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author avatar David Reinstein,LCSW
9th Aug 2011 (#)

Fascinating stuff here!

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author avatar Buzz
10th Aug 2011 (#)

A very educational tour on your great page, Sheila. Thanks for sharing.

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author avatar Tranquilpen
10th Aug 2011 (#)

Great penmanship Sheila, thank you:-))

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author avatar Hugo La Rosa
12th Aug 2011 (#)

Great article, nice places. You're an excellent travel-writer.

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author avatar Delicia Powers
13th Aug 2011 (#)

Lovely










Shelia great places and history:0)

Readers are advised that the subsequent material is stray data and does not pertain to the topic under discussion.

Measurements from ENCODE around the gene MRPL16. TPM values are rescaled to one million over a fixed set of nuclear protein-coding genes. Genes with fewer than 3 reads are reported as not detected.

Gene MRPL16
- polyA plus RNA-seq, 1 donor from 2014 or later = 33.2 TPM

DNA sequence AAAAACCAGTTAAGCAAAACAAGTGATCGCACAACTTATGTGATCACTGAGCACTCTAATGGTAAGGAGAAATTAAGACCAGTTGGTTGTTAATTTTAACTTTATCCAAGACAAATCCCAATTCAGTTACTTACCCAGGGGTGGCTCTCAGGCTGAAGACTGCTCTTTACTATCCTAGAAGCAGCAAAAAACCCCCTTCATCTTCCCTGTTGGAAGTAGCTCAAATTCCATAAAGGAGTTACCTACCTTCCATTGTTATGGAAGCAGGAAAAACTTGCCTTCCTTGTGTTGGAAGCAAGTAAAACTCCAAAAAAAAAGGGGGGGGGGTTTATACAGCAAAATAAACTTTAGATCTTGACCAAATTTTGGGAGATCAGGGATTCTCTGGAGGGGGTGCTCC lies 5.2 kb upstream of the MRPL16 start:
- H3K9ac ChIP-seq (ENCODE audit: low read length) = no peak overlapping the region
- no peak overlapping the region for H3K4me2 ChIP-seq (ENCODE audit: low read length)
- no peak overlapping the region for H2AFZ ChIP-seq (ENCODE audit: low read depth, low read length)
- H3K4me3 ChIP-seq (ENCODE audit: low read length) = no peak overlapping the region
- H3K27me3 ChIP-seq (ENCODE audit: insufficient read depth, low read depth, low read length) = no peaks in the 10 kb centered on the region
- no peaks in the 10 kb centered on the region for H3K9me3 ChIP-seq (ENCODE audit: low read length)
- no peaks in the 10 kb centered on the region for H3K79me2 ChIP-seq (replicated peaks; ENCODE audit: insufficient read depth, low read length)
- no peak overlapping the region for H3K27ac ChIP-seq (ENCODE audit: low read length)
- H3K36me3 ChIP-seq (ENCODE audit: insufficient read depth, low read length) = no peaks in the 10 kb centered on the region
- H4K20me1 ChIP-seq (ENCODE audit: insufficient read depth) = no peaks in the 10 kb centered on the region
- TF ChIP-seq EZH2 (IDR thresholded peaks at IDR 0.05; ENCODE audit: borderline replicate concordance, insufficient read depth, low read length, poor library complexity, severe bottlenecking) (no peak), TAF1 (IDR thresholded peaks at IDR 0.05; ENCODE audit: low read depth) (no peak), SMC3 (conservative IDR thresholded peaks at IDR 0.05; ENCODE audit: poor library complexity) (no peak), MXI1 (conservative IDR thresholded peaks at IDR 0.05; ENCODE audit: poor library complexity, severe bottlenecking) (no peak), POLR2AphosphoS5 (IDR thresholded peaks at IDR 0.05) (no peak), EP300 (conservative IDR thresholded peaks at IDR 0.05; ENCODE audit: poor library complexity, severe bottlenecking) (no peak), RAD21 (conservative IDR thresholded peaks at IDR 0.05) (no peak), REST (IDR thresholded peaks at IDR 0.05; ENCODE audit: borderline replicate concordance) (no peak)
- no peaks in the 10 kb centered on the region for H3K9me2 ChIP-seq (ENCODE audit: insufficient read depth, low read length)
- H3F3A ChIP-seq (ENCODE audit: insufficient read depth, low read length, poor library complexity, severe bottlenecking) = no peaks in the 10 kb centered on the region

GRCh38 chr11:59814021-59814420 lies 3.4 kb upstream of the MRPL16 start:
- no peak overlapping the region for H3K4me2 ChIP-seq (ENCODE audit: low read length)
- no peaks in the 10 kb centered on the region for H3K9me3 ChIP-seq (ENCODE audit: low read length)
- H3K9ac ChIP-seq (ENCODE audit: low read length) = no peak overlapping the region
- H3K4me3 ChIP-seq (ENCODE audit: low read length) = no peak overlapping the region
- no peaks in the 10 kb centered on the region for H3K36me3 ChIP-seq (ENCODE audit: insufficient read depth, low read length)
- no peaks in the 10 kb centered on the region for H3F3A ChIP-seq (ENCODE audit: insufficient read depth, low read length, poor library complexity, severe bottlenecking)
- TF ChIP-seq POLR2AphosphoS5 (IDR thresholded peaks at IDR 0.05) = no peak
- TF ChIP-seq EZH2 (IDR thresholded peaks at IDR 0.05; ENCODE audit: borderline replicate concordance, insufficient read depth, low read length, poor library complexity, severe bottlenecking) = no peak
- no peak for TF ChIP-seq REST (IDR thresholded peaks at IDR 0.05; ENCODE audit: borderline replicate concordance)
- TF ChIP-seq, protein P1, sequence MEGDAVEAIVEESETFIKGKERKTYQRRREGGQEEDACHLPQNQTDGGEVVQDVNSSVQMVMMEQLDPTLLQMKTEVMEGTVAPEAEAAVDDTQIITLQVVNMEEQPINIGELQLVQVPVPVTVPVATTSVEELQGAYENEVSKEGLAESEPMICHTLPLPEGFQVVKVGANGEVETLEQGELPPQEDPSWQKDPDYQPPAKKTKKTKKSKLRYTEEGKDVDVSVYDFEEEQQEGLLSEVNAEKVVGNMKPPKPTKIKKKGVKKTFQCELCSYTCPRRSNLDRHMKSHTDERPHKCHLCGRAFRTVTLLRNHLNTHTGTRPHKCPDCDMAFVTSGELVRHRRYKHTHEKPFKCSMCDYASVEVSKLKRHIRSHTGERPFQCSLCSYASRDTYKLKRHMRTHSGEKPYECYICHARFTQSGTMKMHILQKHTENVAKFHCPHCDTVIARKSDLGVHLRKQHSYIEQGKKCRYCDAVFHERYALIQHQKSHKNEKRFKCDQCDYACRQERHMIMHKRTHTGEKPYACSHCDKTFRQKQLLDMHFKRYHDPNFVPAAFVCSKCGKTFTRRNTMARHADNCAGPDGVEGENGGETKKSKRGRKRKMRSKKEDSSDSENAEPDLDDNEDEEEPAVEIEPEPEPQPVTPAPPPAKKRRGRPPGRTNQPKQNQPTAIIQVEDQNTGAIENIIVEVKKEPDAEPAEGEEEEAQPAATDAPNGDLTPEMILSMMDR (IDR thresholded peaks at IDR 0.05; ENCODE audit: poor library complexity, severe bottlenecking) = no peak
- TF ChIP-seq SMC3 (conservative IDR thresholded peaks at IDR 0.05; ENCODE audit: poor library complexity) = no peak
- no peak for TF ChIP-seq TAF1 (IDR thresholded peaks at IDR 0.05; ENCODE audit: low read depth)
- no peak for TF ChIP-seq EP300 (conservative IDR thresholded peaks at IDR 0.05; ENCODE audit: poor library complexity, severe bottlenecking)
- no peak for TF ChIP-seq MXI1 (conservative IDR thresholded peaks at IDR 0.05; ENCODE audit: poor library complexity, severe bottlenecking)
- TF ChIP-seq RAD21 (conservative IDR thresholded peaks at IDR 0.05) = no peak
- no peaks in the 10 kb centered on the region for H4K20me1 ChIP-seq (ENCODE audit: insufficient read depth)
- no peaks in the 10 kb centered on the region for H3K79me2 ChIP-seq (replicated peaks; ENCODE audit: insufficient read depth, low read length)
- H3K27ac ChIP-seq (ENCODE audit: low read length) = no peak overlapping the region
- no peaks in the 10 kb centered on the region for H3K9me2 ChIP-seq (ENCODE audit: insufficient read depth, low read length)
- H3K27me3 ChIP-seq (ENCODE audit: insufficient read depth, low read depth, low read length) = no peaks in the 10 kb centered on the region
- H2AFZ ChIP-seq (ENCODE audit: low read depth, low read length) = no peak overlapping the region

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author avatar Carol Kinsman
13th Aug 2011 (#)

Thank you for taking me on a tour through the 'land of the Sand Dancer'. Your descriptive writing made me feel like I was there. :o)

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author avatar Rathnashikamani
13th Aug 2011 (#)

Wow! Amazing tour to Land of the Sand Dancer!

I like your generous references!

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author avatar Steve Kinsman
13th Aug 2011 (#)

I loveds this article. So well-written and presented. I'm so pleased to have ahd you join wikinut. Welcome, Sheila. I'm looking forward to more of your articles.

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author avatar Sheila Newton
13th Aug 2011 (#)

Thanks to all of you kind Wikinutters for commenting so positively. I love writing. I love YOUR writing too. I'll keep on revelling in your work. I hope you keep revelling in mine too!

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author avatar johnnydod
14th Aug 2011 (#)